Have you ever been afraid of the future? Have you ever looked at the horizon and worried about what lay ahead, hidden just beyond sight? The hardships to come, the opposition you’ll face, or perhaps even worse, the things that will never be, as the things that are missing from your life continue to elude you forever. The future can be frightening as much for what it doesn’t hold as for what it does.
Biwa, the young protagonist of The Heike Story, is afraid of the future. One quiet winter’s night, as the soft flakes of snow gentle their way down from unseen clouds above, Shigemori asks her about it. About what frightens her. And she tells him, the childish smile over the snow bunny in her hands fading. The bunny crumbles as her hands stiffen.
The orphaned minstrel girl has good reason to be afraid of the future. The time in which she lives, at the tail end of decadent Heian period, is riddled with disparity, conflict and bloody war. The Heike tyrant, Kiyomori, is pitting his warrior clan against the Imperial Fujiwara family and their main supporters, the Genji, intent on capturing the court and turning the Emperor into a Heike puppet. Meanwhile, rebellion is stirring the land, as Heike foot soldiers terrorize villagers and peasants, former allies switch sides, and even monks, sworn not to take a life, arm themselves for battle. No one could be blamed for imagining the worst.
But Biwa’s fear of the future springs from more specific, personal reasons: she can actually see the future. She doesn’t need to imagine the coming horror of the battlefields—she can see it. Every time she looks at the world through her special eye, she witnesses the death, suffering and destruction to come. Most tragically, she sees it over and over again when she looks at her beloved friend Tokuko, who is destined to be stolen away from Biwa by an angry sea.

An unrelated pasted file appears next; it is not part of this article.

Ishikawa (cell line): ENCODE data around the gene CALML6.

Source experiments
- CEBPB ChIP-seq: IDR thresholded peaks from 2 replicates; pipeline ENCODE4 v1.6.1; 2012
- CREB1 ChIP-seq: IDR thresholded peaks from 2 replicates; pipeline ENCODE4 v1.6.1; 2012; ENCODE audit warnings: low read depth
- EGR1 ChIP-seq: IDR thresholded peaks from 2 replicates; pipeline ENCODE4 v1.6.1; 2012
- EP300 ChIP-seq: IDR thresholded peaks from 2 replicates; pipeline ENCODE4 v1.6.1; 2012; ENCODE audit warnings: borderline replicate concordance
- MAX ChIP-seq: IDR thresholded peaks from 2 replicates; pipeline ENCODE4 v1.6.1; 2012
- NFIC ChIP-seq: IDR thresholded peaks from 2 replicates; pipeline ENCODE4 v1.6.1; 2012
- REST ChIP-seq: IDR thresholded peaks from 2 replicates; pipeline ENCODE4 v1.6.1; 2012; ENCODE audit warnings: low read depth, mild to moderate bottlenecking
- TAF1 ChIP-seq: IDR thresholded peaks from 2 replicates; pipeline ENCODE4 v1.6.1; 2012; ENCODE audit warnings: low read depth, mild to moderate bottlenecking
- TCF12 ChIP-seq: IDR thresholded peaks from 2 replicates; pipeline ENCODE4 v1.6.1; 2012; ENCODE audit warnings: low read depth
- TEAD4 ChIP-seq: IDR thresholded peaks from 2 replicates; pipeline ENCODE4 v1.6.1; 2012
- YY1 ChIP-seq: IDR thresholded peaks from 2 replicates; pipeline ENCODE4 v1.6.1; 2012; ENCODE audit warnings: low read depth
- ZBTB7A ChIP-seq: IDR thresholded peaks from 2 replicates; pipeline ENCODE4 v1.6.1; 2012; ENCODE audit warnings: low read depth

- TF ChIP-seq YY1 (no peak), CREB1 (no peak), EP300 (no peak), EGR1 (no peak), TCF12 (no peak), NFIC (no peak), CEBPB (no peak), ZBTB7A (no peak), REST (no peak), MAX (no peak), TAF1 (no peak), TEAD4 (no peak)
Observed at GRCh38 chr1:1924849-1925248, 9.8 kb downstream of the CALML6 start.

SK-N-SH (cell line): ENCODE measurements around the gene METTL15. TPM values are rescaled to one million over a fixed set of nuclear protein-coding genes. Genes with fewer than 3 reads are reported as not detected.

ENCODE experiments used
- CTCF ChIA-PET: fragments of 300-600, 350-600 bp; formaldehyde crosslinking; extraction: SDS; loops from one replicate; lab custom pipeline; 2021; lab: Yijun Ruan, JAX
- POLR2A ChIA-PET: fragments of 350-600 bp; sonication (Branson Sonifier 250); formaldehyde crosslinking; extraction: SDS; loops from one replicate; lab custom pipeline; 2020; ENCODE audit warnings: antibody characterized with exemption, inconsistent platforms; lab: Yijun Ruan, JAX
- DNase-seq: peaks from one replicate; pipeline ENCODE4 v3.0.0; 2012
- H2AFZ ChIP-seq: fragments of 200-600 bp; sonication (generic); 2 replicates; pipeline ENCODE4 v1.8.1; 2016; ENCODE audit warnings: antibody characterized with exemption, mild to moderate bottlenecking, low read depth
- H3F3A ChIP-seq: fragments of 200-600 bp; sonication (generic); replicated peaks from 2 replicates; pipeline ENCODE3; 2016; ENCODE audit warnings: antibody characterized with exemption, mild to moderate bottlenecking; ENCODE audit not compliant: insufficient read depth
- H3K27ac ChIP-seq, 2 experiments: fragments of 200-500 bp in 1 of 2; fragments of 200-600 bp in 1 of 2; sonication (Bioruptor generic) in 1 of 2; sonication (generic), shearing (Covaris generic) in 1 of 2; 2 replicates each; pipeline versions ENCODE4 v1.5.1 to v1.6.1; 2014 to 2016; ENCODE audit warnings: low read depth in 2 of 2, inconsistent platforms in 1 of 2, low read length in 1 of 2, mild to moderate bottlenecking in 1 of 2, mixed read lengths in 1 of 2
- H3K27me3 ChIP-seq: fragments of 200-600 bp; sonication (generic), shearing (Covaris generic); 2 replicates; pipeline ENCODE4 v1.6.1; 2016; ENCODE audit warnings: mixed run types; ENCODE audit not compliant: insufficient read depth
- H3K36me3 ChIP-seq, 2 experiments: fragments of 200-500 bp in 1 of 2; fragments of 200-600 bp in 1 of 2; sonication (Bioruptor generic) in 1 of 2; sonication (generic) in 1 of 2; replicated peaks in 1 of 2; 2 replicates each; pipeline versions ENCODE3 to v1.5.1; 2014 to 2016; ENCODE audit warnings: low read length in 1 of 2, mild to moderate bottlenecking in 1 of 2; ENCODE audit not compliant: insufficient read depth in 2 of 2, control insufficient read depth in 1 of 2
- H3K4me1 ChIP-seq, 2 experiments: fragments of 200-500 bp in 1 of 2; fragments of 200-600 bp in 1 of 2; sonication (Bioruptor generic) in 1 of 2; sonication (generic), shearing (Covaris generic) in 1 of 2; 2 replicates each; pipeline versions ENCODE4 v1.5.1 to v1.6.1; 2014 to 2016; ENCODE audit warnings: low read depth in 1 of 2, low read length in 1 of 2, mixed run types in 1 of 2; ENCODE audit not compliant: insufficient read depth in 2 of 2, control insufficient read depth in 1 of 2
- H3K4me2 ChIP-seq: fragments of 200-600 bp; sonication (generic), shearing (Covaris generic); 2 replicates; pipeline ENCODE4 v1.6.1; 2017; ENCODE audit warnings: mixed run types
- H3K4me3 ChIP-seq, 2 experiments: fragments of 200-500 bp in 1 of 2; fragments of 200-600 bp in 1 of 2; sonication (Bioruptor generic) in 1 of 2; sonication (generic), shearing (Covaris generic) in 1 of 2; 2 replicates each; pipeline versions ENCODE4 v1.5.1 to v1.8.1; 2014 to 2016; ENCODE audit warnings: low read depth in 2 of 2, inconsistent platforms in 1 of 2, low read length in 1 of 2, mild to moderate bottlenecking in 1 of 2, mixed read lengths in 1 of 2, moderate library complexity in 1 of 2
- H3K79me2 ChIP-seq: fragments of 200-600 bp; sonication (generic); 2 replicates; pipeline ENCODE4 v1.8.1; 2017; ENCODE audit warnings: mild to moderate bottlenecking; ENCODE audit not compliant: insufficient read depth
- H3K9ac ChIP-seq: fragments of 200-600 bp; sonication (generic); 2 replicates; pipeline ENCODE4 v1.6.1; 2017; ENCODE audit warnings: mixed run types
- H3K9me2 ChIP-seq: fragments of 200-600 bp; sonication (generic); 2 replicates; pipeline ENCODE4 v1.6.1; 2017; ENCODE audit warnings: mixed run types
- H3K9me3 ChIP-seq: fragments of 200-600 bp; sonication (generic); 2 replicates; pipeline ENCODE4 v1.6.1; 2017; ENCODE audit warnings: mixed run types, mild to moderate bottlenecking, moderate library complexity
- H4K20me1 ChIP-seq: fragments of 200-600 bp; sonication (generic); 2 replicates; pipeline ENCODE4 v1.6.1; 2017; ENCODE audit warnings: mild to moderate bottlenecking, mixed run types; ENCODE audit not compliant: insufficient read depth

With such devastating foreknowledge, it is understandable why Biwa is afraid of the future.
This begins to change when she meets Gio, a shirabyoshi dancer like Biwa’s mother, who disappeared when Biwa was too young even to walk or learn her own name. As the girl shares a delightful tea with the dancer and Tokuko, she learns the phrases “one day,” and “next time”—concepts that evoke a vision of the future she’s never encountered before, namely, a future that could hold something pleasant, something to look forward to. One day, the next time she sees Gio, they will chat again about the life of a shirabyoshi and share tasty treats and tidbits of rumor about what happened to Biwa’s mother, whether she might still be alive somewhere. Biwa’s vision of what the future can entail begins to shift, ever so slightly.
It transpires that Biwa is only able to see Gio one more time, after the young woman has withdrawn from the world to become a Buddhist nun. As Biwa walks home through the bamboo forest after their visit, she encounters a stranger whom she turns to watch with her special eye. And what she sees quickens the new perspective on the future that is taking root in her heart: instead of strife and violence, Biwa sees a tale of reconciliation and peace unfold as the stranger, Gio’s rival Hotoke, makes amends and joins Gio in a life of contemplation. “Good things happen too!” she tells Shigemori excitedly. “Both Hotoke-Gozen and Gio’s faces were serene.” There can be hope in the future.
The Israelites too lived through a time much like the end of the Heian period and suffered a fate like that of the Heike, only the survivors were taken away into captivity in Babylon rather than fleeing to the Iya Valley. Like Biwa, they had good reason to despair of the future: Jerusalem had collapsed, the temple was destroyed, their entire way of life was upended, and they found themselves an orphaned people in a foreign land. It was a very low point. And it was at this moment that God spoke to them through the prophet Jeremiah one of the most well-known promises of the Bible:
What we often forget though, is that this was the culmination of a longer passage where God spoke not about their future, but about their present situation. And rather than dwelling on the extent of the devastation or the reasons for it (namely, their unfaithfulness), he redefines it and paints a very different picture of what it could mean and become: he tells them to embrace life in Babylon.